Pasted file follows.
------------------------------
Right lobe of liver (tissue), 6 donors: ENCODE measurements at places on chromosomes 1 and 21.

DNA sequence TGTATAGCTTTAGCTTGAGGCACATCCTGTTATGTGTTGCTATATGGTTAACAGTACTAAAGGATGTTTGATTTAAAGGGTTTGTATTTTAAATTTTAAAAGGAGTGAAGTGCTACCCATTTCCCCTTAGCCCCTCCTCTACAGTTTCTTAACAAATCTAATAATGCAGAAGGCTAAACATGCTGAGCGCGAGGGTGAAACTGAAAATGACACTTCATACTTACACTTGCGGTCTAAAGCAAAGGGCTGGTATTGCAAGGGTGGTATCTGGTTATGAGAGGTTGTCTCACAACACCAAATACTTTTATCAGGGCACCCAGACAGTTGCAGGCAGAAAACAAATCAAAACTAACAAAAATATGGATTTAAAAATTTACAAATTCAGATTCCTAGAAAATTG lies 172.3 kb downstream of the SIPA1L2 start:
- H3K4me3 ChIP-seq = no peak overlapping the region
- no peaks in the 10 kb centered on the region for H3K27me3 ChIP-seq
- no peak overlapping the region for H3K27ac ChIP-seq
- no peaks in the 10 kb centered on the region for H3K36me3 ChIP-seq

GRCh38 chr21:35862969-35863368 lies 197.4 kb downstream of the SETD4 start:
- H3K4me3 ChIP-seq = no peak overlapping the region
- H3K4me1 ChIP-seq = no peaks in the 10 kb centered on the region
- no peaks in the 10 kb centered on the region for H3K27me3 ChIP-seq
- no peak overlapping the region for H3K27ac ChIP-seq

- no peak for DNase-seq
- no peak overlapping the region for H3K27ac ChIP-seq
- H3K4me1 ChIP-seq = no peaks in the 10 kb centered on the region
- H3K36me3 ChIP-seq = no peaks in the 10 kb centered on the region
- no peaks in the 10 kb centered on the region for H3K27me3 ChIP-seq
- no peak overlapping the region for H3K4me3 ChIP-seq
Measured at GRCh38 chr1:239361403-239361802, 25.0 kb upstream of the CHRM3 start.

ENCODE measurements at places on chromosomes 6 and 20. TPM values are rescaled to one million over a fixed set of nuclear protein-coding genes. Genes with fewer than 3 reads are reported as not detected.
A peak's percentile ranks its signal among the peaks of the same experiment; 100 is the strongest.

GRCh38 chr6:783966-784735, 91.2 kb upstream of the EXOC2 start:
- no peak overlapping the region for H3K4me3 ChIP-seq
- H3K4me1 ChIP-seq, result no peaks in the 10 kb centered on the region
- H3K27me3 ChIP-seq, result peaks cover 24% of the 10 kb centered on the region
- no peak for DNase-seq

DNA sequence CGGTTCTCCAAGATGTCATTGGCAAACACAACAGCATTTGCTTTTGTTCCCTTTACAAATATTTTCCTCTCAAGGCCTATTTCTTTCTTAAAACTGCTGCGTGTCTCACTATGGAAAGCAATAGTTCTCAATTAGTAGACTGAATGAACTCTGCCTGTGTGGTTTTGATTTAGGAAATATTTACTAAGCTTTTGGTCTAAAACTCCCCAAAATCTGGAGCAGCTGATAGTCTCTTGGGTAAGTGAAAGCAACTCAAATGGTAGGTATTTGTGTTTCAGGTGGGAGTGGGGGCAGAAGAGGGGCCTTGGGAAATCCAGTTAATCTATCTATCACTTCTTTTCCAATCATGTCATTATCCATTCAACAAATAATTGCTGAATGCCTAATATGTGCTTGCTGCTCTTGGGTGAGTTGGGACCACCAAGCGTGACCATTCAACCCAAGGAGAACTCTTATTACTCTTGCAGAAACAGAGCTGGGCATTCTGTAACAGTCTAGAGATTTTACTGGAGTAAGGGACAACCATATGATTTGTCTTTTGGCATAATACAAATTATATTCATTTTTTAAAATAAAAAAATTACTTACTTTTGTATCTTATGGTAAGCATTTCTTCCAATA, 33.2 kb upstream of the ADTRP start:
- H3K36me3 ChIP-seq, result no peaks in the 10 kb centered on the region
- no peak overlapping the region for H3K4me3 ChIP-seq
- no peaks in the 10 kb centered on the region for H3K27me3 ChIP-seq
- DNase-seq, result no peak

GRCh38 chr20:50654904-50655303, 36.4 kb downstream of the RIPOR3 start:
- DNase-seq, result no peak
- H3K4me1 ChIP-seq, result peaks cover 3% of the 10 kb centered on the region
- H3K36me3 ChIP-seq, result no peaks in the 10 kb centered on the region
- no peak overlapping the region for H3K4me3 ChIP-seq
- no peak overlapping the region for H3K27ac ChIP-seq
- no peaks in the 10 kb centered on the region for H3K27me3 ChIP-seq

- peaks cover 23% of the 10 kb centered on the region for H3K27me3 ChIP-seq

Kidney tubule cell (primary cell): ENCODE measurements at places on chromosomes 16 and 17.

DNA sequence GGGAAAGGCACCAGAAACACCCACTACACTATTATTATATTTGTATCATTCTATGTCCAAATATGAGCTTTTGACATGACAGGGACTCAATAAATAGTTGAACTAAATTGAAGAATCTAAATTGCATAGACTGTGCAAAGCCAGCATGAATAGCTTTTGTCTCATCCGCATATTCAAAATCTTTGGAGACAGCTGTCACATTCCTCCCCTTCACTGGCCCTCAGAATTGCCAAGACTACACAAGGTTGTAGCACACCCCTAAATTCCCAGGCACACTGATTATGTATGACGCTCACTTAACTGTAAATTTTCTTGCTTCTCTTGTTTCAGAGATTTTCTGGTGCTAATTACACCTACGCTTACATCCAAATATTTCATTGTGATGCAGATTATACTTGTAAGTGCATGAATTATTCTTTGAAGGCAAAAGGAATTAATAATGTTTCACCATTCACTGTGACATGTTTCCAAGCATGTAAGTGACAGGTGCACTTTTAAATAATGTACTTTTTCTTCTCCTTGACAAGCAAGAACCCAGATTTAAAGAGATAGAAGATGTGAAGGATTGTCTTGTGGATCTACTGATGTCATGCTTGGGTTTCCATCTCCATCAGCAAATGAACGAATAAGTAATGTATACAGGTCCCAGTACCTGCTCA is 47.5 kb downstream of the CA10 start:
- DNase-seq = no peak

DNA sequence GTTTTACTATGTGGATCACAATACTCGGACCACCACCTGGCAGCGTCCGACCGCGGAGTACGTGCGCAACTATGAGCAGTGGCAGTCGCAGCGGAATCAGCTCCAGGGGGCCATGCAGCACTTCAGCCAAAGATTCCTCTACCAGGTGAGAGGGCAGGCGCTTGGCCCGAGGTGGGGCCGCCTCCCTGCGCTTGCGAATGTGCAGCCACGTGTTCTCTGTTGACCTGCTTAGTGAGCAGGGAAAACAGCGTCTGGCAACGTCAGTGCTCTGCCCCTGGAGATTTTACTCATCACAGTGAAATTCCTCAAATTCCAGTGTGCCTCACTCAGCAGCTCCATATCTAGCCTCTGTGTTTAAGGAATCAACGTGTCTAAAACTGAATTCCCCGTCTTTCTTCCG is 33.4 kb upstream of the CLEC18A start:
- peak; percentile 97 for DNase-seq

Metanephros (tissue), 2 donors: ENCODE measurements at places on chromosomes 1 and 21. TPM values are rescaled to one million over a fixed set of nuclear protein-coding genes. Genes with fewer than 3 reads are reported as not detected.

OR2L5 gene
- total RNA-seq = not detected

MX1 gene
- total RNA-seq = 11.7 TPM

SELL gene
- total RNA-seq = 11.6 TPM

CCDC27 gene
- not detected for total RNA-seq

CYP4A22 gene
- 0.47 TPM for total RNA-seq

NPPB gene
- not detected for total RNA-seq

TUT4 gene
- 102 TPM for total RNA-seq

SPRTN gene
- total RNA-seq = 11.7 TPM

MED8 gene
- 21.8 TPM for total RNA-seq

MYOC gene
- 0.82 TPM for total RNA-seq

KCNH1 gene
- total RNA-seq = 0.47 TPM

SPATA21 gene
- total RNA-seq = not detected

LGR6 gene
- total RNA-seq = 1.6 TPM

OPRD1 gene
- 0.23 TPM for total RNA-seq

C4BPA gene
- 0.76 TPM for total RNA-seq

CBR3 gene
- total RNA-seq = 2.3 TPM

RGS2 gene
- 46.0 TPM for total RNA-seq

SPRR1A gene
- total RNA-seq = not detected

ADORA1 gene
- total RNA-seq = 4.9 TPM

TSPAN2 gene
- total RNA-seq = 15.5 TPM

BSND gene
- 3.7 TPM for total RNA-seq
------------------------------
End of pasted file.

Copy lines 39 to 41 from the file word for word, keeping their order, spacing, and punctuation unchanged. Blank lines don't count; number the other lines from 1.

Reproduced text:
Kidney tubule cell (primary cell): ENCODE measurements at places on chromosomes 16 and 17.

DNA sequence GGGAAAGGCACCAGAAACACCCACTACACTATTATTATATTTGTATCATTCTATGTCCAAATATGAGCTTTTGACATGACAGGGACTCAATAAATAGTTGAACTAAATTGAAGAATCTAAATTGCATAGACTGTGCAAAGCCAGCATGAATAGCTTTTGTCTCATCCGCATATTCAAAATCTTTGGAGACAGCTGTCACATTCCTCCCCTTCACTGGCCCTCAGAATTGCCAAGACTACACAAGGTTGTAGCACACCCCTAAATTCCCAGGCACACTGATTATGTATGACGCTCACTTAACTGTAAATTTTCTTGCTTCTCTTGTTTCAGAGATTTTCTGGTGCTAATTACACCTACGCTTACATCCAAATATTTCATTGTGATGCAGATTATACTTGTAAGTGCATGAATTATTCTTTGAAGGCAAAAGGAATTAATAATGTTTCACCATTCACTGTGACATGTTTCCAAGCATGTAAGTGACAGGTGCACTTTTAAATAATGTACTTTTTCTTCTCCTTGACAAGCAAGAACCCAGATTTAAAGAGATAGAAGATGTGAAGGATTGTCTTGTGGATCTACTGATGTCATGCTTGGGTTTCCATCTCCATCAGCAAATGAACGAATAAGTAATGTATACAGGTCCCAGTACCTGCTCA is 47.5 kb downstream of the CA10 start:
- DNase-seq = no peak